Was he really one of the “bad guys”?
By Dr. Larry Fedewa (October 21, 2018)
British Journalist Melanie Phillips provides a different narrative of the final hours of Jamal Khashoggi in her Jewish News Service column (October 18, 2018).
Far from being the liberal Washington Post opponent of revisionist Crown Prince Mohammed bin Salman (called MBS for short) because MBS’ reforms are too little too late, Phillips asserts that he was in reality a double agent with ties to both the radical Muslim Brotherhood and the Saudi intelligence service. Of late, he had been straying off the beaten path by connecting with the Turkey/Qatar faction which opposes the Saudi/US/ Israel triad for leadership of Sunni Islam.
In fact, he visited the Saudi embassy on that fateful day to secure Saudi government permission to marry his Turkish fiancé, who is a Turkish diplomat and daughter of a former advisor to Turkish President Erdogan.
As a Saudi intelligence asset for twenty years, Phillips reports, Khashoggi possessed a wealth of secret information which it now appeared was available to the opposition. Not only did the Saudis not want to kill him, she says, they wanted him alive and talking, preferably in a Riyadh jail. That is why they sent a large “extraction team” rather than a lone assassin.
Apparently, what happened was an accident caused by his attempt to fight his way out of the trap. He was 60 years old and overweight with a heart condition. The whereabouts of the body is unknown as of this writing, but that fact has the earmark of a panicked reaction on the part of the team.
If this account is closer to the truth than the Turks’ account which has been leaked to the international press and which was the account first made public, then the American response will be different than assumed to date. In the first place, the victim is not the Washington Post hero we have been led to believe. Jamal Khashoggi may have been one of the “bad guys”. Secondly, the Saudis did not murder him; he died in a fight against his arrest by his government. Thirdly, while MBS probably was aware of the plan to arrest and transport the traitor, he is not responsible for Khashoggi’s death.
If this whole thing was an accident, then why the mass firings and suspensions of the team members and their leaders? That is a good question. The proper answer will become more obvious when we hear the punishment the King will determine. If there was an intentional murder, the punishment would likely be arrest and trial. If accidental death, the punishment for poor judgement, incompetent performance and inadequate planning would be substantially less, one would expect.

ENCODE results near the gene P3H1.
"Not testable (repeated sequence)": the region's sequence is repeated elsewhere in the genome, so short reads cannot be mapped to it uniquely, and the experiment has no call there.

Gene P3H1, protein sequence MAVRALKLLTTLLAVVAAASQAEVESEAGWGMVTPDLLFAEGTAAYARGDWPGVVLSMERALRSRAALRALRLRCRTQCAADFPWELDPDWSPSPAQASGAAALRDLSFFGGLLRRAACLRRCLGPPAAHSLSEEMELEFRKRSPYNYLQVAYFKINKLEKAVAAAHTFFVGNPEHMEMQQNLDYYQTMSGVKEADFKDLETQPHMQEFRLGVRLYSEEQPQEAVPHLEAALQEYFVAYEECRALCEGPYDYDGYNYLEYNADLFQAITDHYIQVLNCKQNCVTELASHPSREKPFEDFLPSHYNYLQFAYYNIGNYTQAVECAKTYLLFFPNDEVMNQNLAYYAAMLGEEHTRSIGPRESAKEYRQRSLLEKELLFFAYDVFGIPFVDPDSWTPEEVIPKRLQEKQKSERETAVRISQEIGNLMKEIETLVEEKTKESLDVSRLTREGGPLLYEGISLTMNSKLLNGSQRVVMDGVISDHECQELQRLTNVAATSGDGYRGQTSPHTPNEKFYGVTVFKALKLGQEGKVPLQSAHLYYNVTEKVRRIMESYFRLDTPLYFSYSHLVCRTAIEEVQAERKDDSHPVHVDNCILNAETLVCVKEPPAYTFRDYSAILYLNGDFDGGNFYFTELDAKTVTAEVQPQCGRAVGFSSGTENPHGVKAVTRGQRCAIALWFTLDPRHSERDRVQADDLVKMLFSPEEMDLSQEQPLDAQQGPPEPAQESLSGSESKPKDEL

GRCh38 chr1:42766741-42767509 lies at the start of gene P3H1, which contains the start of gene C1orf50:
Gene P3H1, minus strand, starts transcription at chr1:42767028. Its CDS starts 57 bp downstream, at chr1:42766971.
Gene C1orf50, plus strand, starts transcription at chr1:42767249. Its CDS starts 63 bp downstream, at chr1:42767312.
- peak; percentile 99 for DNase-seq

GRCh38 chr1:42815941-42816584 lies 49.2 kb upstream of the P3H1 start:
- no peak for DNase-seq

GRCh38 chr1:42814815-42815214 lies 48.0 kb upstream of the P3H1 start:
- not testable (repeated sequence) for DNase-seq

Unfortunately, the Saudi accounts of the incident have shifted from “he left the embassy alive” to “he was accidently killed in a fight” to “we haven’t found the corpse” – all of which have undermined the credibility of anything they will have to say. The assumption is that they are desperately trying to exonerate MBS. Calls from American observers for replacement of MBS by the King are growing.
In the final analysis, the American response must be proportionate to the facts (as we perceived them to be). The underlying considerations are two: 1) Saudi Arabia is a sovereign country with traditions and values far different than our own in matters of human rights and laws; and 2) the Kingdom is a vital ally in our contest with the Shiite Arabs, led by Iran and including Syria and Palestine. The long-standing alliance between our two countries has recently been expanded with the commitments of Egypt, Saudi Arabia, Jordan, and the other Sunni Muslim countries to support not only US policies against terrorists, but also US support of Israel against the Palestinians.
These considerations must be protected in any American response to the Khashoggi matter. Our own interests must be placed ahead of calls of outrage because our government’s first priority is the protection of our own country. Not to mention the fact that America’s murder of another Saudi citizen named Osama Bin Laden was undertaken and applauded with nearly universal American support. While the context was different, the operation was executed with strikingly similar characteristics to that imputed to the Saudis by the Turks. The point being that America, like all other nations, tends to take extreme measures to advance its security.
America’s goal in the Middle East is a lasting peace – so that our own troops and bases can leave. That cannot happen unless there is a solution to the 1000-year old war between the Shiites and the Sunnis. The Trump administration has picked the Sunnis over the Obama choice of the Shiites – for better or worse.
When deciding the official response to the Khashoggi matter, it will be worthwhile to recall the picture of the American President addressing a roomful of Muslim heads- of- state for the first time in history during President Trump’s 2017 conference in Riyadh.
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